Deputies Heidi Soulsby and Gavin St Pier have laid what they’re describing as ‘a fairer alternative.’
Policy and Resources proposed the introduction of a Good and Services Tax in a review at the end of 2022.
They suggest GST, along with a range of other measures, will bring more money into Guernsey’s government to bridge the forecast gap between States income and spending.
But the GST element of the review of tax and social security has prompted a number of deputies and members of the community to oppose it, including the ‘Say No to GST’ group.
Now, deputies Heidi Soulsby and Gavin St Pier have produced their own 40-page tax report called ‘A Fairer Alternative’.
It suggests a package of measures which aim to reduce Guernsey’s predicted financial deficit by more than £62m:
· Real terms reductions in spending of 1% in 2024 and 2025 totalling approx. £9m over two years
· A special purpose committee to review the role and size of government, services and spending
· Reform of social security contributions
· Accelerating the withdrawal of allowances from high earners
· Charges on business parking and cruise ship emissions
· A special purpose committee to review corporate tax
Deputy Soulsby says P&R couldn’t have a chosen a worse time to introduce GST – given high inflation and living costs:
“We do not need GST now, that is what we saying.
We do not need to bring in a brand-new tax and all the expenses that come with it – not only for the individual, but households and businesses – and the government too. This would be an expensive and difficult thing to bring in.”
Deputy St Pier says he believes GST will eventually be implemented, but opposes it now:
“It will be foolhardy to seek to rule it out forever, but we can confidently rule it out now. Now is the wrong time.
We are now too far through this term to really successfully implement any changes before the next general election, so that risks the next election becoming a single-issue referendum on tax, and on GST in particular, which I think is not particularly good in terms of our democratic process.”
Deputy Soulsby says she objects so strongly to P&R’s tax proposals that this led to her resignation from the committee in November last year:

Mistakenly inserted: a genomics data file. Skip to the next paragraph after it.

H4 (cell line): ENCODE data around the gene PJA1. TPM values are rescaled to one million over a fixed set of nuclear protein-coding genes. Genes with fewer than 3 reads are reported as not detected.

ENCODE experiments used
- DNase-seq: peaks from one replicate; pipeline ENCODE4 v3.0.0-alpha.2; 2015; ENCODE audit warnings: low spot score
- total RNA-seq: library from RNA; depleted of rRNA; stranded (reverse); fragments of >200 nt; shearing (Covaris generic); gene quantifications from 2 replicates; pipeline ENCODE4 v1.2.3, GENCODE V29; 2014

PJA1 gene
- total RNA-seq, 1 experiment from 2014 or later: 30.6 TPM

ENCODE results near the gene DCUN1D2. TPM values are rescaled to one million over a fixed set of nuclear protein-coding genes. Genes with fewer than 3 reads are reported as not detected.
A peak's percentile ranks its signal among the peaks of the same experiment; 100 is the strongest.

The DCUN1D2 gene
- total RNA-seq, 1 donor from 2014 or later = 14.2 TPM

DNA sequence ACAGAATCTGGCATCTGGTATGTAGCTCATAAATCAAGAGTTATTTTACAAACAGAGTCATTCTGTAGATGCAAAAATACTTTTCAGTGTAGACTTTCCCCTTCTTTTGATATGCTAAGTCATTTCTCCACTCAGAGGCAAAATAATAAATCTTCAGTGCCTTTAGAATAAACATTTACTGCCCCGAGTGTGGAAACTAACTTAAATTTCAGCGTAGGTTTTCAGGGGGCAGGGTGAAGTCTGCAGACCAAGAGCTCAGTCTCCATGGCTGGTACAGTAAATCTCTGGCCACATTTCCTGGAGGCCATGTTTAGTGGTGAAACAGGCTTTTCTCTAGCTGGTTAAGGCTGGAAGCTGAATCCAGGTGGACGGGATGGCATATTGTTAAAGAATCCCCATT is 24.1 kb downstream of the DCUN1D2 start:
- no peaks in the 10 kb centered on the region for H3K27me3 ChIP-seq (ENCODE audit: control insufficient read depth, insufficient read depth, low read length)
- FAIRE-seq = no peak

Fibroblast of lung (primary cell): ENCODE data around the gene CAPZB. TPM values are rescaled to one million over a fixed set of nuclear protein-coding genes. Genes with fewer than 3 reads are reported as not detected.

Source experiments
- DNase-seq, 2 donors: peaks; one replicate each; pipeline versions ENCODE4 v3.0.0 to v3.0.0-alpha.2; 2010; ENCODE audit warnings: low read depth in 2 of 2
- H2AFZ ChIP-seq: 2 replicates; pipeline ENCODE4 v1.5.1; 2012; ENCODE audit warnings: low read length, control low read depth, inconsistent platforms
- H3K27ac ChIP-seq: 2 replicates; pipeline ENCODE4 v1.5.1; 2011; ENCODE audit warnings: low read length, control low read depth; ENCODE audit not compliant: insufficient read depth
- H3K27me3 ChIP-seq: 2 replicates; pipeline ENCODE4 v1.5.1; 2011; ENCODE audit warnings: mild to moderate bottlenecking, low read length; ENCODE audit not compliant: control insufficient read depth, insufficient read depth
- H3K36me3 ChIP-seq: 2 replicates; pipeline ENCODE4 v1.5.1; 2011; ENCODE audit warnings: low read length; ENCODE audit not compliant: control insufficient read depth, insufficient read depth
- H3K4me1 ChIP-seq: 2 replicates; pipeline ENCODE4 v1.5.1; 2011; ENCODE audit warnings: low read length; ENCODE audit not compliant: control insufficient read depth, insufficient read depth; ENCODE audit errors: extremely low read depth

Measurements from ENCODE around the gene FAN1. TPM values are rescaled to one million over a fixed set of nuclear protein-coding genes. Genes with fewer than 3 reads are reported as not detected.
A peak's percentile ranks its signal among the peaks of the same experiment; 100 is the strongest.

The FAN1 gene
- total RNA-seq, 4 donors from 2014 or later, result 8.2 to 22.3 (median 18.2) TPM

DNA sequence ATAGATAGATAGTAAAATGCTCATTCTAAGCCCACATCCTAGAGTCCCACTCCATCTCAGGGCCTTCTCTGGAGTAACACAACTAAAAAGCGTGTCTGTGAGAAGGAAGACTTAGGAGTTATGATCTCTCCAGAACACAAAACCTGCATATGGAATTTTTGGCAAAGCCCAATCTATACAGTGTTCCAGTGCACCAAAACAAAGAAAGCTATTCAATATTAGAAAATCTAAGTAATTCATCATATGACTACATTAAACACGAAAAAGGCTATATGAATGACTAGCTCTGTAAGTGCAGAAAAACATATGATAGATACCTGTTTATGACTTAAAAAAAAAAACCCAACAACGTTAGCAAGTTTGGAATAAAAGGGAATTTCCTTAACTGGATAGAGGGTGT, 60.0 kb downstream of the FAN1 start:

“Ultimately, I left the Policy and Resources committee because I could not support the tax review proposals.
They didn’t really address the issues that we have on the island. I was specifically concerned about the growing inequality and the growing burden on households, so I decided to resign, but I also knew that it wasn’t enough just to say no to the proposals, but it was important to have an alternative”
Deputy St Pier says P&R’s proposals have created a backlash in the community and also won’t bridge the forecast gap between States income and spending.
“If you’re going to have a wholesale change in your tax system, you’ve got to carry the community with you. You’ve got to have an engagement of hearts and minds, and we haven’t had that in this process so far.
P&R’s proposals seek to raise £55 million but acknowledge that that doesn’t address the whole hole that they currently feel is there.
For every pound, 43 pence is going back to the community, so they’re introducing a tax system which is inherently inefficient.
It cycles money around the economy, and there can only be one way that goes, which is higher rates of GST to fill the rest of the black hole.”
Deputy Soulsby says people can see this:
“The public are not stupid and they can see when you’re saying it’s really really bad (Guernsey’s finial deficit) and you’re only raising this amount of money but you’re putting GST in at 5% – then what is to say that you’re not going to increase it in the future
And all communication that’s coming out of P&R is that, yes, we’re going to have to.”
One of the measures suggested by the duo is implementing a 1% spending cut for States committees.
They estimate this could save the island £9M in two years.
Deputy St Pier says this is fair:
“The 1% real terms reduction in 2024 and 2025 is eminently deliverable. If you look at the out term for most committees over the last 10 years, they nearly always underspent their cash limit.”
The States debate the tax and social security reforms on 25 January.